Saturday, January 08, 2011

Show Notes: French Onion Soup

Make Soup!! Here are two of my favorites that we'll be talking about today on the radio program.

There’s a lot you can do with this soup. Throw in some sliced mushrooms, or even the chicken meat, just after the flour addition. The smokiness of the mushroom and the heartiness of the chicken are truly delicious and make this soup its own meal. 

French Onion Soup

French Onion Soup just proves that there’s an elegant genius to creating something out of even the most mundane ingredients. With an onion, butter, flour, chicken stock, cheese, and toast, this rich delicious hot meal in a bowl emerges. Brilliant.

You’ll Need
1 medium sweet onion, thinly sliced
3 tablespoons unsalted butter
2 tablespoons flour
2 quarts chicken stock
2 tablespoons (about) Emmenthal or Swiss
 cheese per person
1 baguette toast round per person

in a skillet
Sauté onion in butter over a gentle medium flame until it softens (a good 15 minutes). Sprinkle in 2 tablespoons of flour and stir for another 2 minutes.
Add in chicken stock. Bring to a boil, and then simmer with the lid on. Allow this mixture a chummy sort of bubbling for another 40 minutes.

ready the remaining parts
As the soup comes along, grate the cheese, and then toast the bread (baguettes, not surprisingly, work best for this).

Simply ladle the broth into oven-safe bowls, top with the toast, and sprinkle with enough cheese to just cover the bread. Broil until the cheese wants to be golden and the soup bubbles up the side of the dish.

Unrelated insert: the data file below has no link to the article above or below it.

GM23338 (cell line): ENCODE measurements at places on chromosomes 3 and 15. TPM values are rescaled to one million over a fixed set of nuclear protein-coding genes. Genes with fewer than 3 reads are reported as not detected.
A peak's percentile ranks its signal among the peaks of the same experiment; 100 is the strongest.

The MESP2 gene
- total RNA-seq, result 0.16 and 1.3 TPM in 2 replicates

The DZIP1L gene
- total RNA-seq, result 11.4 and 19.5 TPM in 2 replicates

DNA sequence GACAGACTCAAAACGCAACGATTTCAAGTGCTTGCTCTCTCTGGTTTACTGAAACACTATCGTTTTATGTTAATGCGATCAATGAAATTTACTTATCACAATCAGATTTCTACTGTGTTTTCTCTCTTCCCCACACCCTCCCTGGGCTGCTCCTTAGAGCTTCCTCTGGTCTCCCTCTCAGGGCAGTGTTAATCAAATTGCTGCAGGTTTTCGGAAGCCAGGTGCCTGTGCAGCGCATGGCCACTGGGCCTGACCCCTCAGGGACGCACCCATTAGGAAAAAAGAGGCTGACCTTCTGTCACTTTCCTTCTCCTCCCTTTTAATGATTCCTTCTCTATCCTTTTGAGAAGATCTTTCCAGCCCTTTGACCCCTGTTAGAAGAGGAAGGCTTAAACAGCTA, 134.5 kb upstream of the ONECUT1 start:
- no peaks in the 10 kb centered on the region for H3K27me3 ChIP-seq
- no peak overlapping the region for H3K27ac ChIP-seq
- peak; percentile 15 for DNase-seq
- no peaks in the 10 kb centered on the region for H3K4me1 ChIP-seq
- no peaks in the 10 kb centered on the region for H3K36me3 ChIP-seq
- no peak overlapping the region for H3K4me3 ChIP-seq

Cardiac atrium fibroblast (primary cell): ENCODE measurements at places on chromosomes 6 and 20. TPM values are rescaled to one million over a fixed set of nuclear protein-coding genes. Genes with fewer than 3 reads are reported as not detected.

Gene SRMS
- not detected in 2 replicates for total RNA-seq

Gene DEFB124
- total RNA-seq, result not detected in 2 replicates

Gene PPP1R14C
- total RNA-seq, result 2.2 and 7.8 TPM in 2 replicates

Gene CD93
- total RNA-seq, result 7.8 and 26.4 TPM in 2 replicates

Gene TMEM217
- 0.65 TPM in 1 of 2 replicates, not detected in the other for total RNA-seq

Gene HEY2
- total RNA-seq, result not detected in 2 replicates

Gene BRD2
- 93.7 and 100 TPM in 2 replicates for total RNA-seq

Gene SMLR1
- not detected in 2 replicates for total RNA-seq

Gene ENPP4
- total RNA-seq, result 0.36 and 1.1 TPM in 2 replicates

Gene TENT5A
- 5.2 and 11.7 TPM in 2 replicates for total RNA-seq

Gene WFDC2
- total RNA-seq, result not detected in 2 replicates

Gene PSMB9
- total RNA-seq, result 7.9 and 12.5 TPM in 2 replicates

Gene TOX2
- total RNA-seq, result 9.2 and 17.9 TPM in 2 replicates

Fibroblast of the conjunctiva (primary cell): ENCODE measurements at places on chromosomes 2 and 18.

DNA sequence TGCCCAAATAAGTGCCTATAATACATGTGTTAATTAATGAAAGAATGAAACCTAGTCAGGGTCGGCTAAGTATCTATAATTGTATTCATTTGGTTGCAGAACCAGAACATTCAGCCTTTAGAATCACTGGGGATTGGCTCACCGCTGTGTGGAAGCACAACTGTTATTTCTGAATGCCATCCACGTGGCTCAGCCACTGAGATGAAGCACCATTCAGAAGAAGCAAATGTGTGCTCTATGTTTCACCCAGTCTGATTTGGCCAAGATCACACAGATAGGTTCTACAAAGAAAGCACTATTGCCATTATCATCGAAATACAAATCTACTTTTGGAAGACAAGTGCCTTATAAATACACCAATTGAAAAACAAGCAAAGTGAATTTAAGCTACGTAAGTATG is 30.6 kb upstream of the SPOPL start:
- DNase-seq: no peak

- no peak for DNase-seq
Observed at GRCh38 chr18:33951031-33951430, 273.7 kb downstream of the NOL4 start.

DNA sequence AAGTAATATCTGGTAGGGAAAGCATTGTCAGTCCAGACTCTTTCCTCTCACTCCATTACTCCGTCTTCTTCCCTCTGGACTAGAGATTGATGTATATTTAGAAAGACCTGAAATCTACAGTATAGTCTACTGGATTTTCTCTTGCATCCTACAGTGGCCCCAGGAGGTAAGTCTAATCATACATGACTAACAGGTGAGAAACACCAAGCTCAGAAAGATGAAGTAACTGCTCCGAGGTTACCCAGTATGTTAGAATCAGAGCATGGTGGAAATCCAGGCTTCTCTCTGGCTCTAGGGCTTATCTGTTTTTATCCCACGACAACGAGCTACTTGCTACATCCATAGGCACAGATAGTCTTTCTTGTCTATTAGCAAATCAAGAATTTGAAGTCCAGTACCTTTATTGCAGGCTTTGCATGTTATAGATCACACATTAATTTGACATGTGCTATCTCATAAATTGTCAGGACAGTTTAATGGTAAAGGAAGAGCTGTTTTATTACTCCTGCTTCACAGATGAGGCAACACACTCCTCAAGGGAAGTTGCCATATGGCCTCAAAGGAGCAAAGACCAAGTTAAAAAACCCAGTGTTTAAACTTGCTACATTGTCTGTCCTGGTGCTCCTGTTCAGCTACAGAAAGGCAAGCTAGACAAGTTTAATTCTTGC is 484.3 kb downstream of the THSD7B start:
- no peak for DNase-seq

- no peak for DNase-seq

For more information: Click here to visit Will Clower's website.

Show Notes: Squash Soup

The reason Ponce de Leon, that optimistic Spaniard, never found the famed Fountain of Youth wasn’t for lack of trying. He was quite energetic. 
But it’s a (very) little known fact that one day, after weeks of marching his men through the thickets of the pre-Disney Floridian forests, he came upon a clearing. Within the perfect grassy circle stood a well, raised on its knoll like a baptismal font prepared from the finest marble.
Sensing the completion of his quest and the validation of his sanity, he stumbled upward as the sun sliced through the primeval mists and the wind brushed back his long curly locks in a very Steven Speilbergian pose.
He knew that the culmination of his work had been reached at last. He had finally found the fountain of youth. The elixir of life. He would live forever. He stumbled to the top and reached the perfect smooth marble basin. Looking over its rounded edge, he couldn’t believe his misty eyes. He lowered his hand, drank from its nectar, and wheeled about dramatically to his men.
“Wrong fountain,” he yelled. “This one’s squash soup.”
Everyone groaned in unison. And the disappointed band tromped off into the waiting trees. If only he had known about beta-carotenes. These are found in abundance in yellow and orange vegetables and prevent cancer. This squash soup recipe, then, must have been what Ponce de Leon found so long ago and mistook as the work of juvenile native pranksters. It combines butternut squash with just enough creamy flavors to make sure your body can absorb the cancer-fighting carotenes and keep you ticking forever (your individual mileage may vary).